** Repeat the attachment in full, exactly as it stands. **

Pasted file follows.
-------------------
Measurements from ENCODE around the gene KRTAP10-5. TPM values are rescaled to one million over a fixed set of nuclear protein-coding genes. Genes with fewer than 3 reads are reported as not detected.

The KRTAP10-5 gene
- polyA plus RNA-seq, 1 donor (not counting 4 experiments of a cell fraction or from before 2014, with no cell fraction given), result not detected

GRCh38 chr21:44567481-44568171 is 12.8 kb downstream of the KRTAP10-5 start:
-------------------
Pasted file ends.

Measurements from ENCODE around the gene KRTAP10-5. TPM values are rescaled to one million over a fixed set of nuclear protein-coding genes. Genes with fewer than 3 reads are reported as not detected.

The KRTAP10-5 gene
- polyA plus RNA-seq, 1 donor (not counting 4 experiments of a cell fraction or from before 2014, with no cell fraction given), result not detected

GRCh38 chr21:44567481-44568171 is 12.8 kb downstream of the KRTAP10-5 start: